"I suppose I should start by saying that most of what I know about the situation is secondhand. I learned most of it from Hieronymous' school friends when - but we'll get to that when we get to it. Hieronymous went to London to attend school at sixteen, like all young magicians. I understand that you had formalized schooling up until you went to Iris Academy?"
"Yes - up until my sophomore year of high school," I say. It was a little odd to start over again as a freshman at magic school at sixteen, but I'd gotten used to it quickly enough.
"That's not usually the case in magical families, of course. We tend to homeschool, either ourselves or with tutors, to eliminate the risk that one of our children might slip and let our secrets out, or display magic inadvertently. Most families leave the magical training until school - it's considered that one isn't old enough to control one's magic until one reaches the age of sixteen. I think that's balderdash of course, so I started Hieronymous as soon as he exhibited talent. Along with all the usual maths, sciences, history, literature, languages, grammar, music, art..." he waves his hand, the same dismissive gesture I've seen Professor Grabiner use before. "The basics."
It sounds like a lot of basics, and I start to see why this required an army of tutors. I just nod, and Lord Montague continues.
"At any rate, Hieronymous went to school at sixteen, which in retrospect was probably a bit of a shock to the system."
"Did he have trouble with the other students or something?" I ask.
"Not that I'm aware, on the contrary, he was rather admired for his academic ability and social standing and had quite a few friends. Though I'm afraid he wasn't exactly known for being kind - he could cut someone out of his social circle with just a remark, and often did for certain small offences."
In a way it's hard to believe that Professor Grabiner, the textbook misanthrope, was popular at school, but at the same time it's easy to believe that he'd use any popularity he had to be cruel to those he'd considered beneath him. Of course, I consider, remembering Professor Grabiner's comment about the fish fork, he had a pretty good lesson in how to do that from none other than his father.
"Violet entered school a year after Hieronymous did, and immediately distinguished herself as being one of the most brilliant witches that the school had ever taught, despite being wildseed. Everything came to her instinctively, and she was able to perform at a level beyond what's expected of most adult magicians."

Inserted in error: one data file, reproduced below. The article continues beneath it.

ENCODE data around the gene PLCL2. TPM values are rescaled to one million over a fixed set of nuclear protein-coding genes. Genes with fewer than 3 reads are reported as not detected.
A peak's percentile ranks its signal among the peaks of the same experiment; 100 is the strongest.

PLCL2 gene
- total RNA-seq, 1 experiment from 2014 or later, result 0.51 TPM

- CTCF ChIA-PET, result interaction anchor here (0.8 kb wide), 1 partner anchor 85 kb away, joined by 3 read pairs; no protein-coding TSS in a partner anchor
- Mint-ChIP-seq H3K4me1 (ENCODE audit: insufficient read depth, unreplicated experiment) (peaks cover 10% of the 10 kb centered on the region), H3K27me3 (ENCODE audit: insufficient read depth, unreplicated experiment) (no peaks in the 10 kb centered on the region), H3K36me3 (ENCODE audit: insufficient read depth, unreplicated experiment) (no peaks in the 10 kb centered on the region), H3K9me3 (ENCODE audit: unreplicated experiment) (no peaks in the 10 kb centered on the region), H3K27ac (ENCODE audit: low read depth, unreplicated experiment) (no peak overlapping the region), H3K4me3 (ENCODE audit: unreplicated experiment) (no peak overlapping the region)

"So he fell in love with her then?" I ask, eager to get the painful moment over with.
"Not at all, they loathed each other from her first day," Lord Montague responds, as if this should be obvious. "He's always been rather vain about being the smartest person in the room, and when she showed up, he was furious with her-every school record he'd set the year before, she smashed; every school master he'd managed to impress considered him eclipsed by her talent. And he considered her presumptuous and gauche. As for her, she thought him pretentious, stuck up and self-absorbed. With, I'm sure, some justification."
"Do you really think so?" I ask.
"Well he is my own son, I think I know when criticism is warranted."
"So what happened?"
"Their rivalry lasted for a little over a year, until partway through his third year and her second. Evidently one of his friends had the bright idea of starting a student chamber orchestra. He showed up with his flute and she with her oboe-orchestras seat the two instruments next to each other, so-" he snaps his fingers. "However it happened, within two weeks, they were inseparable."
For a moment I forget to be jealous, and just feel impressed by the strange, sudden turn of events. It's almost like Pride and Prejudice-except that had a happy ending and this story definitely doesn't.